When sliders vie with sushi, you know you're in for more than surf and turf. They've become the totems at countless East-meets-West restaurants. Kenta is the newest entry in this very of-the-moment competition. And it's among the best.
It succeeds the hard-edged and erratic Nisen 110 at this angular site just off the busy business corridor of Route 110. The interiors of the sleek, modern spot have softened a bit, and the service has improved dramatically. More important, executive chef Jason Lee's fare is very good, often better.
That begins with the day's special sashimi or sushi. That could be a perfect sashimi of whole horse mackerel, artfully arranged and backlit, looking as if it were sliced while arcing from the sea. The flavor is fresh, marine, terrific. You'll say the same about the lustrous sashimi of Kona kampachi, or baby yellowtail from Hawaii. Each could be the lead swimmer in a chef's choice dinner. Traditional sushi also is excellent, especially toro, or fatty tuna.
The kitchen sends out more than a dozen "special rolls" of sushi. Several are good, but the ingredients don't always harmonize. "Looney tuna" offers spicy tuna, avocado, roe and some "crunch" outside, and black pepper tuna, white tuna, scallion and caviar inside for an unwieldy alliance. "Lobster lover" takes in spicy lobster and asparagus tempura outside, steamed lobster, mango, flying fish roe and balsamic vinegar inside. Two pieces of flawless toro come in at the same price or lower.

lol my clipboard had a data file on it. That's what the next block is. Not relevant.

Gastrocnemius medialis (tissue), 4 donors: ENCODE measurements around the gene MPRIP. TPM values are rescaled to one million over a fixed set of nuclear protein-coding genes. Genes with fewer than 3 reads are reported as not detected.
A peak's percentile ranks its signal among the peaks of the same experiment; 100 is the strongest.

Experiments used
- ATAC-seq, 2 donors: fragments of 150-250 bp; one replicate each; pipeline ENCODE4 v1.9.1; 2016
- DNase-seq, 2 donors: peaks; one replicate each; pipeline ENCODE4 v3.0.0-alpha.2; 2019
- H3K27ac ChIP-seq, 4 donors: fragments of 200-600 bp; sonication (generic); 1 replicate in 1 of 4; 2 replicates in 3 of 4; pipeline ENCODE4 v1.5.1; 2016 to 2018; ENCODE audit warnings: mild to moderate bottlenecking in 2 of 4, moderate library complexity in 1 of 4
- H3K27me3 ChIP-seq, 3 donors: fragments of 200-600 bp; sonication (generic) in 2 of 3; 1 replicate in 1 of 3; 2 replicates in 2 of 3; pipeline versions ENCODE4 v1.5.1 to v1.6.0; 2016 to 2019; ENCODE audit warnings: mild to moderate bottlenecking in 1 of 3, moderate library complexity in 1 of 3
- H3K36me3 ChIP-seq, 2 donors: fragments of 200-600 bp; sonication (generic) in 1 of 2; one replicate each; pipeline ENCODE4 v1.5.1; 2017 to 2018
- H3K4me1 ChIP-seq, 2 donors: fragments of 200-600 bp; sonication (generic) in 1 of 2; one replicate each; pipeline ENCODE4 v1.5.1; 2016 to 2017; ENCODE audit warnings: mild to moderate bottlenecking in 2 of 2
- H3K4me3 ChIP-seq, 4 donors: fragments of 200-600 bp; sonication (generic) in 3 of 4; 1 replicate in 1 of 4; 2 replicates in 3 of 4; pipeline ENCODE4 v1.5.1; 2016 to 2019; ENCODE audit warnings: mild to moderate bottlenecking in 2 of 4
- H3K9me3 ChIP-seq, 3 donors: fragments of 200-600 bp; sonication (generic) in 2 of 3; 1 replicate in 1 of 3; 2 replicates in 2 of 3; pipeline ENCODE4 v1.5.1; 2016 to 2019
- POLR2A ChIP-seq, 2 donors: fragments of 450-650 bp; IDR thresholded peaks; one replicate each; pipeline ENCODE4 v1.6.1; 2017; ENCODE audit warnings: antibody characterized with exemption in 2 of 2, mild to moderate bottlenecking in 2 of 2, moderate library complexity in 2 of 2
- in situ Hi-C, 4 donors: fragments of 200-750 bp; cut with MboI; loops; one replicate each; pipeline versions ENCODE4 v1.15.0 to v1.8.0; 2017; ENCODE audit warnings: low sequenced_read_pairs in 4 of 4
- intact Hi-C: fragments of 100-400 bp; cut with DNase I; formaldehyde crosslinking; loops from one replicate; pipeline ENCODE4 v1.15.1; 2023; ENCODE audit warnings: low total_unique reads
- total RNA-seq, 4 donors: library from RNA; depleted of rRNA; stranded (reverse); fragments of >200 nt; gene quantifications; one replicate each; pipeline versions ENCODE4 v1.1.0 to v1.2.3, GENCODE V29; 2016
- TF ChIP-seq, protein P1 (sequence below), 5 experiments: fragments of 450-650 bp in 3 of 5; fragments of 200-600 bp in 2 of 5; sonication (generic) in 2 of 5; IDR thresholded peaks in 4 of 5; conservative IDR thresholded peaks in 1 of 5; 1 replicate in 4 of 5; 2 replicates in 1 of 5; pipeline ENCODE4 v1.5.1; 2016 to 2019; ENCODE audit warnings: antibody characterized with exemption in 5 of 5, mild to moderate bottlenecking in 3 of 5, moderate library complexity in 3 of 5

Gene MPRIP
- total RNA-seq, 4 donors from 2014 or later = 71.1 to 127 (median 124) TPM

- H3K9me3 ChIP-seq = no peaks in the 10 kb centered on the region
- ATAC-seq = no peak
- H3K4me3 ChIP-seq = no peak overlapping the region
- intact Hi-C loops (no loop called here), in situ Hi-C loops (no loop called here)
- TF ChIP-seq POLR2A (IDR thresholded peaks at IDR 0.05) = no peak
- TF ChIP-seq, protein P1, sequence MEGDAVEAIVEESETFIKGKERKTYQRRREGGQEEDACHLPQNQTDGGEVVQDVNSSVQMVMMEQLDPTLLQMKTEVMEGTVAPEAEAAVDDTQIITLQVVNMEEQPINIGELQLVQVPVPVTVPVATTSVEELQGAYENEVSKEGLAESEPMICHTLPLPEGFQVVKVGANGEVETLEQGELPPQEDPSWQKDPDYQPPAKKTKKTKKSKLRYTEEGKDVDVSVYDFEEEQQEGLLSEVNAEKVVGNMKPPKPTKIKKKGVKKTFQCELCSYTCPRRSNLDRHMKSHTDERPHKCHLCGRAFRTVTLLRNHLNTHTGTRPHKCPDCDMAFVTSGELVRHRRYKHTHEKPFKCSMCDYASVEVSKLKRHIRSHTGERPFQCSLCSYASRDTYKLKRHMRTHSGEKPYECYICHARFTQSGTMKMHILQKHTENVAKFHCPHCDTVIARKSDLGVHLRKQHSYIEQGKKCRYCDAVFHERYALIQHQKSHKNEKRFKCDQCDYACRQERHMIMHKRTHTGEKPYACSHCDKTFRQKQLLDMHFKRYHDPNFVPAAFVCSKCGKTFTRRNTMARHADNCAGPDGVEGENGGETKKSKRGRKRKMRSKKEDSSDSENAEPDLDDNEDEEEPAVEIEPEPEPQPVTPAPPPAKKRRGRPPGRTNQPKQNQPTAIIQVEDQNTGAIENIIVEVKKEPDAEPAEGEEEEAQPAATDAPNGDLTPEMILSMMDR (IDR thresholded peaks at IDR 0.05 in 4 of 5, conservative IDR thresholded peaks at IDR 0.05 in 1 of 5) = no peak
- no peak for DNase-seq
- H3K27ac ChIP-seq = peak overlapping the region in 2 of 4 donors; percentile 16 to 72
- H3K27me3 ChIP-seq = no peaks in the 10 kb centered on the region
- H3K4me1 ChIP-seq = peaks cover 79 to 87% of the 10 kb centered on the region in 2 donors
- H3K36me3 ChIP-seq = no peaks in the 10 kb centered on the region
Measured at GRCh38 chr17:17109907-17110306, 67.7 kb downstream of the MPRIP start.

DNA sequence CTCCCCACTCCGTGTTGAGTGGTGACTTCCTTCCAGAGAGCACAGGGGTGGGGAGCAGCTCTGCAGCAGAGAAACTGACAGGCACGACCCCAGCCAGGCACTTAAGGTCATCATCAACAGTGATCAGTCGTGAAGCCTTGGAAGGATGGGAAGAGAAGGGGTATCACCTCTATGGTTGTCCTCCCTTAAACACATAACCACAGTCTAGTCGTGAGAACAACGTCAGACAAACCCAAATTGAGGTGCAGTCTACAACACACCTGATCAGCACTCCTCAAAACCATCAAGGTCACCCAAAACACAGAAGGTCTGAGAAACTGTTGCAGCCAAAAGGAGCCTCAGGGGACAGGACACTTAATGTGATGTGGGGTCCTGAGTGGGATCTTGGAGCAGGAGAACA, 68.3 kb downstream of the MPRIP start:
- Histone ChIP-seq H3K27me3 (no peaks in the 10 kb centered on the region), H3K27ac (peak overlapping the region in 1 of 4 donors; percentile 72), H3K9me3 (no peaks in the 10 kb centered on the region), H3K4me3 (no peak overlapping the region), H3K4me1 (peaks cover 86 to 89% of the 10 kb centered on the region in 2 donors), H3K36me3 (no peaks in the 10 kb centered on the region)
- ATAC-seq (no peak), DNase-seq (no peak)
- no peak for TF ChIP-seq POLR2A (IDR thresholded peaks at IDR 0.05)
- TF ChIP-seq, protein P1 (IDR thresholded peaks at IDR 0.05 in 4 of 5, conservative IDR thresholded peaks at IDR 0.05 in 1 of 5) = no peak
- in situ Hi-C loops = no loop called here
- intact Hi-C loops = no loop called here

Kenta's appetizers include the unexpected and unconventional avocado toast with burrata. The toast is layered with a cousin of guacamole, a spread of the creamy cheese, and a drizzle of basil oil, with a trace of roasted chile, too. It works. So do the Kobe beef sliders, finished with a marinade similar to what you'd get with Korean kalbi, and garlic aioli. The Kobe meatballs are less inviting, thanks to a too-sweet glaze and wasabi aioli.
Fried oysters arrive crisp and slightly briny, finished with parsley and lemon sauce. The ceviche-style lobster taco trails it.
Sweet and spicy jumbo prawns are deftly sauced and earn both adjectives. You'll be adding the sauce to a bowl of white rice. Organic chicken with shallot sauce, wasabi-sparked mashed potatoes, and just enough crisp garlic also tops the main courses from the kitchen. The tender, sliced filet mignon, however, isn't boosted by a dull peppercorn sauce. On the side, consider the sauteed fennel and wild mushrooms, or the garlic-truffle fries.
Desserts are unnecessary, unless you're lured by the prospect of a tempura-battered Oreo. Sometimes, East and West should just keep to themselves.